We report the case of a 64-year-old male patient who underwent TPP implantation 21 years ago (1999) for treatment primary osteoarthritis (OA) of the right hip joint. At 21-year follow-up, the patient had not developed any complications and reported a SF12 score of 32 and an Oxford hip score of 47/48. TPP has shown to be an excellent therapeutic option and alternative to standard stem total hip replacement (THR) for young patients with symptomatic hip OA as it restores the biomechanical and physiological load of the native hip. His current plain radiograph (Fig. 1) and CT scan (Fig. 2) are provided.

Discussion
Total hip arthroplasty in young patients is a challenge facing orthopedic surgeons as the average revision rate in primary THR in 15 years is 7.82% (range 7.64–8.01), increasing to 13.85% (range 13.08–14.66) in patients younger than 55 years old [13]. The TPP showed the lowest possible modification of bone surface distortion after insertion when compared to other hip implants [14]. Revision of a TPP is comparable to a primary hip replacement which added to its popularity among surgeons, especially for young patients [1]. The distribution of stress over the proximal femur is 60% lower with the use of standard stem compared to the normal biomechanical loads of the femur achieved by TPP [15]. In addition, in comparison to the biometric stem, the TPP is a bone preserving prosthesis [16]. Both TPP and specific short femoral stems are similar to the native hip joint, and they were considered to be a possible alternative for active patients that require return to normal levels of activity [6]. The TPP maintains good bone stock post-implantation and also helps avoid postoperative bone remodeling of the proximal part of the femur [17]. Despite having a revision rate of 8.3% after 5 years [18] and 11.6% after 13 years [8], the preserved diaphyseal bone of TPP has the benefit of preserving enough bone stock for subsequent primary THR [18]. The TPP spreads the weight experienced by the hip over the femoral neck, mainly to the calcar [1, 6, 7]. Mechanical studies have shown this to be a similar load transmission as to that seen in the native hip, and histological and radiological assessment has shown that bone adjustment to this local load transmission occurs according to Wolff’s law [15, 19, 20]. There are several articles reporting satisfactory short-term results of TPPs at follow-up periods between 2 and 4 years [18, 21]. However, Menge et al. [22] examined 116 TPPs after 3 years follow-up and reported a revision rate of 2.6%. Another author examined 47 TPPs in 42 patients with inflammatory arthritis and reported an unambiguous increase in Hip Harris Score (HHS) from a pre-operative score of 42.4 ± 6.5 to 86.8 ± 10.1, with 26.1 ± 10.7 months follow-up period [23]. TPP patients reported an average HHS of 91.2 points after 5 years follow-up, which is considered favorable and comparable to cementless or cemented THA [7]. TPP has also demonstrated a dislocation rate of 3.3% which is comparable to the standard THA (0.3–2.55%) [24]. This may be due to the TPP position on a shaved neck of femur, which may lead to mechanical impingement. In addition, the position of the TPP on the femoral neck does not permit any alteration of either the femoral shaft-neck angle or the anteversion angle [23]. Certain studies do not support the mechanical impingement hypothesis due to the non-constrained rotational movement of the hip with a TPP. Bone resorption at the inner side of the thrust plate was previously explained as an adjustment of the bone to the biomechanical changes [22]. It was not a sign of loosening, however, it could be justified by stress shielding [23]. This would disprove the biomechanical theories of Jacobs and Huggler and highlight the argued biomechanical principles of the TPP [3, 15]. Revision rates and aseptic loosening were both higher in TPPs than with primary THA. An evaluation of the Norwegian prosthesis register showed that young age is a risk factor for aseptic loosening [25]. This higher rate of loosening is related to higher levels of activity in young patients with subsequent greater mechanical load on the prosthesis [21, 26]. Cementless THA has shown superior survival rates compared to TPP in younger patients [27, 28]. Fink et al. could not find any significant survival rate difference between the two age groups (older or younger than 50 years old), which goes against the hypothesis that young age is a risk factor for early prosthesis failures [23]. Some authors reviewing the necrosis of the femoral head suggested that the etiological factors of femoral head necrosis could lead to an early loosening of the hip arthroplasty by diminishing the biomechanical and/or biological quality of hip bone [10, 18]. These theories could help explain the high level of aseptic loosening associated with the TPPs if the loosening rates in patients with femoral head necrosis and rheumatoid arthritis were higher than in those with diagnosed dysplastic hips and hip osteoarthritis. Despite this, the total revision rate of the four cohorts did not show any significant difference. Moreover, the mechanical failure rate of TPP in rheumatoid arthritis and avascular necrosis patients was 6.8% and 0%, respectively, which was not significantly higher than those patients with hip osteoarthritis (3.8%) and with hip dysplasia (6.7%) [23]. Therefore, it could be assumed that the reason for the higher loosening rates could found in the structure and the principles of fixation of the TPP itself. Lateral thigh pain is another issue with the TPP after implantation and has been reported in up to 15% of patients in some studies [29]. Despite the many advantages to TPP implantation, the paucity of long-term survivorship data raises concern. Our case report provides one of the longest reported follow-ups of a TPP patient, and it would be premature to draw a meaningful conclusion based solely on this report.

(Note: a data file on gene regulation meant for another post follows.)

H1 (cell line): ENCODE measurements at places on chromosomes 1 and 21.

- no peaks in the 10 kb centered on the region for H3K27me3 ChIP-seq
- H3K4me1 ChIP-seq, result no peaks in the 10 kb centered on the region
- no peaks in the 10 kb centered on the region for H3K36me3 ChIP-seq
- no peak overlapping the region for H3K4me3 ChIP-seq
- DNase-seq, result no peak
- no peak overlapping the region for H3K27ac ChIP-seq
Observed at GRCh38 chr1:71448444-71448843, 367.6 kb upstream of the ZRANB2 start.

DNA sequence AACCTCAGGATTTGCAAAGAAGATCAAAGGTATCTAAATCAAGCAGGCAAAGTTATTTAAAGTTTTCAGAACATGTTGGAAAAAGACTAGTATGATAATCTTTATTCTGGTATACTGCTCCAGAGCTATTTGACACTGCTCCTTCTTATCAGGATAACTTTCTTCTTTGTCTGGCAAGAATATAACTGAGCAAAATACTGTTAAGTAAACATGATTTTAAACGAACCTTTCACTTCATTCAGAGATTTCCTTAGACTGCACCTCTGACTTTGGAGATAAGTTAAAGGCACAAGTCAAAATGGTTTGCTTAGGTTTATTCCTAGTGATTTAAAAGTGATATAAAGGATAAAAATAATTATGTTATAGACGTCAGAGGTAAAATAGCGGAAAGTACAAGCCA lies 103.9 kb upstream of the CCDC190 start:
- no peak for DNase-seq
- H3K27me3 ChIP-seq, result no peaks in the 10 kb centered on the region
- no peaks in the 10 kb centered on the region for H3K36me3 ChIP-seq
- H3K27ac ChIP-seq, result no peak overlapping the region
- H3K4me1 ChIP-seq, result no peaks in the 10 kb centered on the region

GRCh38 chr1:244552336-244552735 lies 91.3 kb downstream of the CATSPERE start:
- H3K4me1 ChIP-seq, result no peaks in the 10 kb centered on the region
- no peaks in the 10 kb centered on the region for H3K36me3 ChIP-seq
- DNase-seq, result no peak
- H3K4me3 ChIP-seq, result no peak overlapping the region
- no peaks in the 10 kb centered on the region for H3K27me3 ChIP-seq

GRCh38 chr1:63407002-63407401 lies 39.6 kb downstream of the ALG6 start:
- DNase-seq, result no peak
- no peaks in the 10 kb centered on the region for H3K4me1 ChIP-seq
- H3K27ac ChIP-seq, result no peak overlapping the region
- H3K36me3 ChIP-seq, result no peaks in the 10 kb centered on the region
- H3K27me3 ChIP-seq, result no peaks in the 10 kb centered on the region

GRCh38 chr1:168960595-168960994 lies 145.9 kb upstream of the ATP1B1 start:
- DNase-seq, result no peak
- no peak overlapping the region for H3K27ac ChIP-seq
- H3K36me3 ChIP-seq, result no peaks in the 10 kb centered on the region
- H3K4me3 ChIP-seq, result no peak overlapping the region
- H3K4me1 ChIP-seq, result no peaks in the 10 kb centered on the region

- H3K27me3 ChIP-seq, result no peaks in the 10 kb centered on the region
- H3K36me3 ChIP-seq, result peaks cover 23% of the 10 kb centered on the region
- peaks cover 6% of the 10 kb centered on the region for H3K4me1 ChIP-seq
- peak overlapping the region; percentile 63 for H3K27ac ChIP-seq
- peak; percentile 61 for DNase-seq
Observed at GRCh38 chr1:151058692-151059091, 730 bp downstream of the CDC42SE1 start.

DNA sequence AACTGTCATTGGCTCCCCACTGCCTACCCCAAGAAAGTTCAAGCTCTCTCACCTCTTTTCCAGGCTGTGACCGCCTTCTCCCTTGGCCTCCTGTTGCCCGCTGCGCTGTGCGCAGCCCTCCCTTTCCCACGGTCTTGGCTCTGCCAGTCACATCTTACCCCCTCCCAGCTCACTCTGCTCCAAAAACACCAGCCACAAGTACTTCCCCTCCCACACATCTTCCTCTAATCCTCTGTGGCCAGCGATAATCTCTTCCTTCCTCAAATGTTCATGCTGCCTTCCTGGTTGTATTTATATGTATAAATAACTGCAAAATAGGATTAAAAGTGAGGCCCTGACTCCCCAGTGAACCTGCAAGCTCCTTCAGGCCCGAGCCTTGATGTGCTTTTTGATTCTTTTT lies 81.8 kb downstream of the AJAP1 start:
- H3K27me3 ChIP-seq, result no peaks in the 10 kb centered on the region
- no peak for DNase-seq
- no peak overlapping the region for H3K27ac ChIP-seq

Conclusion
TPP was proved to be clinically and radiologically successfully, especially in the young patient. This may be due in part to it loading directly onto the cortex of the proximal femoral metaphysis as in a native hip joint, and due to its preservation of proximal femoral bone stock, allowing for primary THA in the future. The TPP became a victim to commercial and marketing consideration and despite its favorable mid-term outcomes, its implantation requires meticulous technique and experienced hands.

Clinical Message
The TPP is not an alternative to THA. It may be indicated in some cases for young patients where, several revision surgeries are expected, a loosened TPP can be revised later with a stemmed implant into an unaltered diaphysis and only slightly changed metaphyseal bone.

References
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Dr. Hany Elbardesy     Dr. Rehan Gul    

How to Cite This Article: Elbardesy H, Rehan Gul R. Long-term Results of the Thrust Plate Prosthesis, 21-year Follow-up: A Case Report and Literature Review. Journal of Orthopaedic Case Reports 2021 April;11(4): 10-13